Monday, May 11, 2009

Psychiatry without Psychotherapy

An article in the August 2008 issue of the Archives of General Psychiatry noted not only a significant decrease in the number of psychiatrists practicing psychotherapy, but a lack of interest in learning psychotherapy among psychiatric residents in the United States. A letter in the April 2009 issue of the same journal notes that a survey among Canadian residents showed that 84% "anticipated practicing psychotherapy and viewed it as an important component to their work and identities." For those who are inclined to see the rise of biological psychiatry as portending the inevitable decline of psychotherapy, this survey strongly suggests that economic and cultural factors are at work as well. 


  1. Ed,
    I also read the reports of this article, though didn't read the article myself (not yet). I wonder what are the cultural and economic forces, and how blunt are they in the article? E.g. is it stated simply that psychiatrists make less money practicing psychotherapy than they do prescribing? I wonder what the cultural forces might be - less introspection and the supremacy of the medical model of mental illness and distress? - Tony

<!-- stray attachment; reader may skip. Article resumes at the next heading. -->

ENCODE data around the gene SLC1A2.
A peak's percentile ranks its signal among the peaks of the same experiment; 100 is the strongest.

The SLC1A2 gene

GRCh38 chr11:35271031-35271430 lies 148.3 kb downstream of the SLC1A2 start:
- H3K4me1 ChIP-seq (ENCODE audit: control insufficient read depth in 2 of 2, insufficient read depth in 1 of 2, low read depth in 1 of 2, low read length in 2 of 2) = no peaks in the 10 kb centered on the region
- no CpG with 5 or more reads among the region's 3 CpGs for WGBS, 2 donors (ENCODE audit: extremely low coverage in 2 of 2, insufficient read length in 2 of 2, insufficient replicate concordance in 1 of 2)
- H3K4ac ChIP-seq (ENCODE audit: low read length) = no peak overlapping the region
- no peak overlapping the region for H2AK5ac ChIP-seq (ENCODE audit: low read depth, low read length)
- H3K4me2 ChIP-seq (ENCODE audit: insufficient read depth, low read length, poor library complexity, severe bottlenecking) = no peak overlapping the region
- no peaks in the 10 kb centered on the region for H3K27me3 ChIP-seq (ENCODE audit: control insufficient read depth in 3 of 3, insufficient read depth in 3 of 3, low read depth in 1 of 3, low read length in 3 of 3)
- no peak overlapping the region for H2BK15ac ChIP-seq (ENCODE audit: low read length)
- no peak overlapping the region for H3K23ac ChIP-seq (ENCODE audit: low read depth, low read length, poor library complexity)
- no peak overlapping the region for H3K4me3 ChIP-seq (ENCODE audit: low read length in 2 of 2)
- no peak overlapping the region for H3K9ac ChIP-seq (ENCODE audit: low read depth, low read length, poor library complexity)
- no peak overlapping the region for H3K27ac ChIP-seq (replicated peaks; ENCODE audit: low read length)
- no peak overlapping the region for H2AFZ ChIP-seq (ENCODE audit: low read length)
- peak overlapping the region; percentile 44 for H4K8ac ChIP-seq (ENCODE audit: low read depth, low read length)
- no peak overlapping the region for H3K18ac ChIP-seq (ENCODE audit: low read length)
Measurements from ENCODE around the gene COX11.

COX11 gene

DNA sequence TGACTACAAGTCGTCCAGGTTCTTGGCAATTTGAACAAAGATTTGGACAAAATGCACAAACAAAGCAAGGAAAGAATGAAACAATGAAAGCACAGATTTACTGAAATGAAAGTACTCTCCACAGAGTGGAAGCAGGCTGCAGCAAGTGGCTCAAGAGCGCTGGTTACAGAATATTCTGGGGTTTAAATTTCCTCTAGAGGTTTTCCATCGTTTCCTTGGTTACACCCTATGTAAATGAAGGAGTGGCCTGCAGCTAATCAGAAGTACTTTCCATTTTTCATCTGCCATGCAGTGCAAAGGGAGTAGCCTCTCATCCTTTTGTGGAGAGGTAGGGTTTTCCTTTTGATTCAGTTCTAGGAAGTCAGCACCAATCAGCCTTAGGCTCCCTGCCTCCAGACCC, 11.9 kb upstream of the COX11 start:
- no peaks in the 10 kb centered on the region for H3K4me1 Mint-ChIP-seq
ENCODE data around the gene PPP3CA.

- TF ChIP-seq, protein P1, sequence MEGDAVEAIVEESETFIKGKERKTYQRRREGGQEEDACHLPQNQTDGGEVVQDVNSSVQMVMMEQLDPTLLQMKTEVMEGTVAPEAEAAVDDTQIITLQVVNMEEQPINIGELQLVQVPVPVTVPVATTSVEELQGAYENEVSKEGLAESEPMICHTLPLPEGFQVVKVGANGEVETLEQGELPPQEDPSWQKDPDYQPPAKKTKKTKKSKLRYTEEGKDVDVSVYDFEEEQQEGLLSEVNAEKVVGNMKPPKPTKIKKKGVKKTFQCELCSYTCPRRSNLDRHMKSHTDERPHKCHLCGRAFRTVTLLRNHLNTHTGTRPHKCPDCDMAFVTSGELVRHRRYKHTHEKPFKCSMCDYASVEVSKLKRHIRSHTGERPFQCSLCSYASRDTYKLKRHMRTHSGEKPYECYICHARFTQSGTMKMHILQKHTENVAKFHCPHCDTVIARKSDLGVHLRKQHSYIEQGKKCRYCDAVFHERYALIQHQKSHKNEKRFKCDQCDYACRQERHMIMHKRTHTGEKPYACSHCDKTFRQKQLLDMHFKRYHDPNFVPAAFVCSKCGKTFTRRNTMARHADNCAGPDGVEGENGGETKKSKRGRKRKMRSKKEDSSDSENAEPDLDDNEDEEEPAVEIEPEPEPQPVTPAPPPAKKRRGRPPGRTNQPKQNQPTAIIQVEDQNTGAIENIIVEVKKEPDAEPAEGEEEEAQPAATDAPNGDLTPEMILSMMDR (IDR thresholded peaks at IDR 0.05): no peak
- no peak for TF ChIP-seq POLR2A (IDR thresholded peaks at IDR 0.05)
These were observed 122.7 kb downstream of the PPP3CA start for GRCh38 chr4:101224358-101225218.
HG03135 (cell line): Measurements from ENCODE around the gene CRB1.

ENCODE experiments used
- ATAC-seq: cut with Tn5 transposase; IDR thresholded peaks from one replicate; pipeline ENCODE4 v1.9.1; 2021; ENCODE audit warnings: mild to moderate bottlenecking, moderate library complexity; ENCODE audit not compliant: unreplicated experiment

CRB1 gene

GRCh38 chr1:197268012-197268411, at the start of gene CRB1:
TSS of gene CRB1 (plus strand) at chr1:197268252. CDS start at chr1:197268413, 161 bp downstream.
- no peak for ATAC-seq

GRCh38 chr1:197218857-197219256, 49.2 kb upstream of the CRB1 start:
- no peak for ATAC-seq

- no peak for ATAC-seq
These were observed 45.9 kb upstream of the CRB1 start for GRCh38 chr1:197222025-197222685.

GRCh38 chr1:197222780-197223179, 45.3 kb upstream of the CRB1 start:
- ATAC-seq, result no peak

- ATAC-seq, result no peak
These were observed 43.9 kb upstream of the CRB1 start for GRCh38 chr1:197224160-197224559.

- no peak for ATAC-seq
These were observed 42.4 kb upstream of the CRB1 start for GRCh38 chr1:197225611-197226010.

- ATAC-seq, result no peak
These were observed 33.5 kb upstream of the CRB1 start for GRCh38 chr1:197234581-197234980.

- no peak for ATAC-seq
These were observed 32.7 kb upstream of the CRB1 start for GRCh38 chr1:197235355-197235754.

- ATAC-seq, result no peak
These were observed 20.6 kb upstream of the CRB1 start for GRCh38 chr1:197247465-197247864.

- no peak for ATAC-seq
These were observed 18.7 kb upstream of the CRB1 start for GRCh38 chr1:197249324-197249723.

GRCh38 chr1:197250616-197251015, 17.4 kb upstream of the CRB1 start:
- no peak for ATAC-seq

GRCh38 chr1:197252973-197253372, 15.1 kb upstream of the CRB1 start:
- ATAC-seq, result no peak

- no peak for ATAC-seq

2. In the 1990s patients in psychotherapy began accusing parents and other relatives of sexually abusing them in childhood. Most of the accusations were false “recovered memories” implanted by therapists pursuing a new theory of mental illness. Paul R. McHugh saw it all and feared that his profession had done itself in, once and for all.
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    The public, in losing confidence in psychotherapy and turning solely to medications for psychiatric treatment, abandoned an important healing method just as several psychiatrists, including McHugh, were teaching what had gone wrong in psychotherapy and putting it right. Everyone—the public and professionals—should appreciate how psychiatry lost its way on this occasion so as to guarantee that discredited ways of searching memory for sources of disorder do not reappear in some new garb.